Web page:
Home Watch Types Automatic Hamilton Jazzmaster Face 2 Face II: The Dual Personality Watch

Hamilton Jazzmaster Face 2 Face II: The Dual Personality Watch


Do you hate it when a complete stranger stops you to ask about the watch you’re wearing? Are you a watch introvert and afraid to divulge your strange passion for wrist watches? If either of these applies to you, please do not buy the Hamilton Jazzmaster Face 2 Face II! If, like me, you’re a sick and twisted wrist voyeur and see every social situation as an opportunity to geek out on watches, read on. This may just be the perfect watch for you.

In 2013 Hamilton released the original Jazzmaster Face 2 Face. It was an odd oval shaped watch that was very similar in appearance to the Audamars Piguet Millenary. You can check out a review of that original Face 2 Face written by our very own Patrick Kansa here. It was certainly unique, with a flipping case containing two separate ETA movements powering opposing dials, one a standard three-hander, the other a chronograph. The Face 2 Face received only a lukewarm reception, due partly to the un-Hamilton like $6,000 price tag, and partly to the fact that it was just…well…different.

In 2016 Hamilton followed that watch up with the Jazzmaster Face 2 Face II Limited Edition. Let’s just say that when I first saw it, it was love at first sight. I had to possess it. While still having a steep price tag as compared to other Hamilton offerings, it’s a much more cohesive design, using just a single movement and filling in more of the negative space that the first version suffered from.

That movement is the venerable Valjoux 7750. In this case it’s been heavily modified by ETA for Hamilton (both part of the Swatch Group) to include a longer power reserve, and a “passing through chronograph second hand”. Hamilton refers to the movement as the H-41. The Face 2 Face II is not a small watch, coming in at 53mm wide by 44mm high. However, due to the oval shape that it shares with the original, it actually wears quite nicely. It feels less like a big round wrist puck, and more like an elegant piece of artwork.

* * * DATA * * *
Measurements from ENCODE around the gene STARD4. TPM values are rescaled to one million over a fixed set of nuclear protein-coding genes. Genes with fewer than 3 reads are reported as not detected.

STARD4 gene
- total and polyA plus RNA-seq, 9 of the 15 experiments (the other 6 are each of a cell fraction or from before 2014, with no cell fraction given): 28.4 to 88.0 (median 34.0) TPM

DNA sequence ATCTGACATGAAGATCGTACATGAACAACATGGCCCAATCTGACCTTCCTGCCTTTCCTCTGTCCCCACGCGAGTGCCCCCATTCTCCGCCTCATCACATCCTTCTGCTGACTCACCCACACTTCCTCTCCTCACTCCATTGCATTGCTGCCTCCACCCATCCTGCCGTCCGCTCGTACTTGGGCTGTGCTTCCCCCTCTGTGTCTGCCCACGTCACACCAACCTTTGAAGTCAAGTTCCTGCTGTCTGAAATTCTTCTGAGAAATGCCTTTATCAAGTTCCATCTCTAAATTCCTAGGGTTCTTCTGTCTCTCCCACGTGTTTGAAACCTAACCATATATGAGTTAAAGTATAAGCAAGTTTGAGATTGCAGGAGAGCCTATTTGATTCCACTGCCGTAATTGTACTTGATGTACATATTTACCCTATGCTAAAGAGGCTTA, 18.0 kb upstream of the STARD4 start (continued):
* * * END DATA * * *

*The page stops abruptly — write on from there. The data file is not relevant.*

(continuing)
Turning our attention to the main time telling side of the case, we find a sunburst silver dial with day and date windows at 3 o’clock. These feature white printing on black wheels, which nicely integrates with the two chronograph registers at 6 and 12 o’clock with circular graining on black backgrounds. Each features turquoise numbers; 10, 20 and 30 on the 30-minute counter, and 3, 6, 9, and 12 on the 12-hour counter.

The running seconds subdial at 9 o’clock is the most unique feature on the main dial. It’s twice as large as the two chronograph registers, and sits on a smoky transparent background that reveals the day and date wheels underneath. It features the old school Hamilton “H” under the 60-second index, with “HAMILTON” under the logo, both in white. I like how the 12-hour chronograph register overlaps the running seconds subdial, which in turn overlaps the 30-minute chronograph register. It adds a sense of depth to the dial. Helping further enhance the multi-level effect are white spokes emanating from the center of the dial, culminating in an outer seconds track for the chronograph seconds hand.

The stainless steel case is housed in a polished stainless “cage”, and rotates on its horizontal access at the generously sized crown with classic Hamilton “H”, and a screw at nine. The two chrono pushers are actually designed to mimic the shape of the sloping lugs; a pleasant, and quite original surprise when you first notice it. Small spring-loaded balls set into the outer diameter of the case click into indentations on the inside of the outer cage, locking the case in place. Rotating the case, we find the pass-through chronograph seconds hand in turquoise. For the most part, this side of the case is used to display the H-41 movement inside, half-hidden by the Hamilton-signed rotor. The bridges feature a handsome circular guilloche pattern.